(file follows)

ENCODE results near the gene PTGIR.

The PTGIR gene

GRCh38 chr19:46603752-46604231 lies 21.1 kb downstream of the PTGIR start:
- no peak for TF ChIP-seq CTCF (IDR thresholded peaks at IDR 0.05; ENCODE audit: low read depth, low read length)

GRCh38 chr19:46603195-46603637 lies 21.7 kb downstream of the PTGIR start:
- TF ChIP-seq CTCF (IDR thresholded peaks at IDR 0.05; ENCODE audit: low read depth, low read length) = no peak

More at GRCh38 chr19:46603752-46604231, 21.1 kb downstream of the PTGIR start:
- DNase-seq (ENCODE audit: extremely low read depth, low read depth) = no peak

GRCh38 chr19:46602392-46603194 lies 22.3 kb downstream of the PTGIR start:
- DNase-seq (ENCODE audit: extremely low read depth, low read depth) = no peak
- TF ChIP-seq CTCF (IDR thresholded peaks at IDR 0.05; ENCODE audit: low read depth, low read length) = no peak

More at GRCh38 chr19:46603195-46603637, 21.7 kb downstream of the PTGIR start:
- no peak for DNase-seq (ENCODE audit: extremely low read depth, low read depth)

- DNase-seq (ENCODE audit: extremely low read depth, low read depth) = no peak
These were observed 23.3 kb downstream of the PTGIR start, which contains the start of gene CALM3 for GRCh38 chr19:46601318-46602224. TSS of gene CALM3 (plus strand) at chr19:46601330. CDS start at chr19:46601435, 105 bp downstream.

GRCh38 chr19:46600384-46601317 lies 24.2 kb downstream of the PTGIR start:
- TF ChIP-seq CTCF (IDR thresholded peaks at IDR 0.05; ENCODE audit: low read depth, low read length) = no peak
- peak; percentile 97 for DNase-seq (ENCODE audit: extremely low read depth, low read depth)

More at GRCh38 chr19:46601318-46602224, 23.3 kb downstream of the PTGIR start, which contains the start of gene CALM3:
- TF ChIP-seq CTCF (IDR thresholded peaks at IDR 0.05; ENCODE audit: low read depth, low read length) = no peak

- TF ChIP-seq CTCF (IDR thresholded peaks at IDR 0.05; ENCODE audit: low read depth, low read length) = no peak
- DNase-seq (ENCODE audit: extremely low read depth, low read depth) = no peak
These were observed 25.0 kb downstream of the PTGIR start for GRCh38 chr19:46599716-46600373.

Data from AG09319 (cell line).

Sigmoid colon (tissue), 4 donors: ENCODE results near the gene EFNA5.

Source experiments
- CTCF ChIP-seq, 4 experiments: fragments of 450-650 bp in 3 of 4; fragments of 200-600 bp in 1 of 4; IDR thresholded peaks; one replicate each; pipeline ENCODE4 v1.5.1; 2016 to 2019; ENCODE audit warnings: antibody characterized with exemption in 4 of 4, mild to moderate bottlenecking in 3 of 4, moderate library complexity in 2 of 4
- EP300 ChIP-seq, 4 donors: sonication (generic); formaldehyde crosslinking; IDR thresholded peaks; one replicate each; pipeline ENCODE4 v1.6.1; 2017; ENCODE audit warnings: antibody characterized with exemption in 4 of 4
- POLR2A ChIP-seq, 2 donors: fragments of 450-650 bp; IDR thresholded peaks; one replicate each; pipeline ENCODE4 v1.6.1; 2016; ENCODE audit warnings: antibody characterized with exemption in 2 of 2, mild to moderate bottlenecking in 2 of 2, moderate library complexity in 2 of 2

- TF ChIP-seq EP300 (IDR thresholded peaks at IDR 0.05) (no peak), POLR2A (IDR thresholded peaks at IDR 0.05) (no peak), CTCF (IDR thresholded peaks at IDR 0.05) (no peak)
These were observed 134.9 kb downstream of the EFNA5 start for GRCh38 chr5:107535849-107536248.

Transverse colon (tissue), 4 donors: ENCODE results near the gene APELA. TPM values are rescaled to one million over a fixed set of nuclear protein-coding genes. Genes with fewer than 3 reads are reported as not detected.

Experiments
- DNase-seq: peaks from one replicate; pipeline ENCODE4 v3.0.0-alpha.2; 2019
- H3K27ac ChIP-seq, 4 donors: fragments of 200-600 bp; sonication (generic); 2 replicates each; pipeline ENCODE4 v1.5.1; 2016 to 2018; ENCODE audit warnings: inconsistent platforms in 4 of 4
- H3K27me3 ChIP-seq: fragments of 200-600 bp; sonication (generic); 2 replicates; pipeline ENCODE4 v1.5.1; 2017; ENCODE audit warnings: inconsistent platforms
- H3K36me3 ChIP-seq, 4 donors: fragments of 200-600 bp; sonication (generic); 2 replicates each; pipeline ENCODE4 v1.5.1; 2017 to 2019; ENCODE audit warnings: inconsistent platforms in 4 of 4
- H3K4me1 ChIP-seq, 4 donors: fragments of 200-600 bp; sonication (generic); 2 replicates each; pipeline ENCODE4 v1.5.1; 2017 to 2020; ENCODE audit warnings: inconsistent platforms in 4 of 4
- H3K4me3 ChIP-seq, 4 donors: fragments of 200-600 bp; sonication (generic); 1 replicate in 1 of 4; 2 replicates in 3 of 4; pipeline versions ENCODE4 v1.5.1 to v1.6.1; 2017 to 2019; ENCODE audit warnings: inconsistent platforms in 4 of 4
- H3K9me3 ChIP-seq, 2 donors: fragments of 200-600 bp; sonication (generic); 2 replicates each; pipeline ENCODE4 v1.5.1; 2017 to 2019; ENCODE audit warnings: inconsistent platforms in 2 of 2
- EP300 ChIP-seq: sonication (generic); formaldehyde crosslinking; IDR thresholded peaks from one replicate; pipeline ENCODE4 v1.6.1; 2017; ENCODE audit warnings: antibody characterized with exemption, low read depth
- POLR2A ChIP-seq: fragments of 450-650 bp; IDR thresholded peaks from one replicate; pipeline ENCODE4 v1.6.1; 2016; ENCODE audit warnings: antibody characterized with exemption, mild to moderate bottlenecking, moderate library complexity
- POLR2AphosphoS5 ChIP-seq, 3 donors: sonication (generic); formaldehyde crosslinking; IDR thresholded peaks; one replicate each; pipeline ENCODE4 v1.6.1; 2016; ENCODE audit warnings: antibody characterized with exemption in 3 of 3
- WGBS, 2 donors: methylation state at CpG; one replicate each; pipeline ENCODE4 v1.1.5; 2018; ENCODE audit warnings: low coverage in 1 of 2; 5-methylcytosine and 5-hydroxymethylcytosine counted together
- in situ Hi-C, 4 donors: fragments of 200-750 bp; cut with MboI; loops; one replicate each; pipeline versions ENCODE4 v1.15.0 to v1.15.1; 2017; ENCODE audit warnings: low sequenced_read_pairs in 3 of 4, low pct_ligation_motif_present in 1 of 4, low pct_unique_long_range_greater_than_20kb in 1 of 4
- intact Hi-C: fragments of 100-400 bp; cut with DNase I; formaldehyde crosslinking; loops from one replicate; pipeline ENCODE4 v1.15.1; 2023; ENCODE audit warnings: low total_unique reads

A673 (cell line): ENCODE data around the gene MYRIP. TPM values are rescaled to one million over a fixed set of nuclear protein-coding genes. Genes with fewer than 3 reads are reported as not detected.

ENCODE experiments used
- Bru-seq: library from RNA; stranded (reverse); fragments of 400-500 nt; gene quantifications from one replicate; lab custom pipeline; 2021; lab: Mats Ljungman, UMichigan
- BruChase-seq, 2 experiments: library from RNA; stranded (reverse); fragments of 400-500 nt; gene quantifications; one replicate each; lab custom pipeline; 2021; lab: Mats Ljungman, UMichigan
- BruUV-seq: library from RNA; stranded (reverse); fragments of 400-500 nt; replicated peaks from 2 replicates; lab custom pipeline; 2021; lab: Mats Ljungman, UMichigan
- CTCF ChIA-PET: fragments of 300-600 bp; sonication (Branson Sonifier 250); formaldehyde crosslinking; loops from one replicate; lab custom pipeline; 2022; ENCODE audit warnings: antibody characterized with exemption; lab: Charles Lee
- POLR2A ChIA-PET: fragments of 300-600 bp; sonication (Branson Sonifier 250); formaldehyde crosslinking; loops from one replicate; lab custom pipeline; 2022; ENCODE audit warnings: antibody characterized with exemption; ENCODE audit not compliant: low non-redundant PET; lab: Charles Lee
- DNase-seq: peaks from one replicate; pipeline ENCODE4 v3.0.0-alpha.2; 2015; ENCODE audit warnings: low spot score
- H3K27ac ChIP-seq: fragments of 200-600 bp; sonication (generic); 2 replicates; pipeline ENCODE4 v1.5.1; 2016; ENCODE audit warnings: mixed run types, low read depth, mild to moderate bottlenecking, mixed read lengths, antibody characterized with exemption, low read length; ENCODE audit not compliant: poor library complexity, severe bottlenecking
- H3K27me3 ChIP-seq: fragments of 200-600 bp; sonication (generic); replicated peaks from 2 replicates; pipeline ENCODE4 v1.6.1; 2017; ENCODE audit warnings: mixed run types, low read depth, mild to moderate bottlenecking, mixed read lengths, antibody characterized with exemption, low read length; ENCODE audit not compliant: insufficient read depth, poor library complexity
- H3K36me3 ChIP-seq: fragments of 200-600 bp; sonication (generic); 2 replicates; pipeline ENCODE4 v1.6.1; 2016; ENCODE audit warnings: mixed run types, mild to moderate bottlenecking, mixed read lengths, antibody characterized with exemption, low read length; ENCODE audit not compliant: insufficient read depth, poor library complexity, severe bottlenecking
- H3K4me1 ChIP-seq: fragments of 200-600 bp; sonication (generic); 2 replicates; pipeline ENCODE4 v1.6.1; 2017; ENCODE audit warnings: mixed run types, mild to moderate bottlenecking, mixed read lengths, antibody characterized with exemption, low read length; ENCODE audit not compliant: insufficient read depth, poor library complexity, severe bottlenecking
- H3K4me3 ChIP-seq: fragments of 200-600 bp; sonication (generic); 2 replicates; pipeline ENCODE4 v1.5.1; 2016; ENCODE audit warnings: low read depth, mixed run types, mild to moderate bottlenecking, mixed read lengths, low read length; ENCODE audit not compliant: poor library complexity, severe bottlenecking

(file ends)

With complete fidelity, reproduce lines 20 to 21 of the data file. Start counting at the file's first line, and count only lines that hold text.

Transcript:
- TF ChIP-seq CTCF (IDR thresholded peaks at IDR 0.05; ENCODE audit: low read depth, low read length) = no peak

- TF ChIP-seq CTCF (IDR thresholded peaks at IDR 0.05; ENCODE audit: low read depth, low read length) = no peak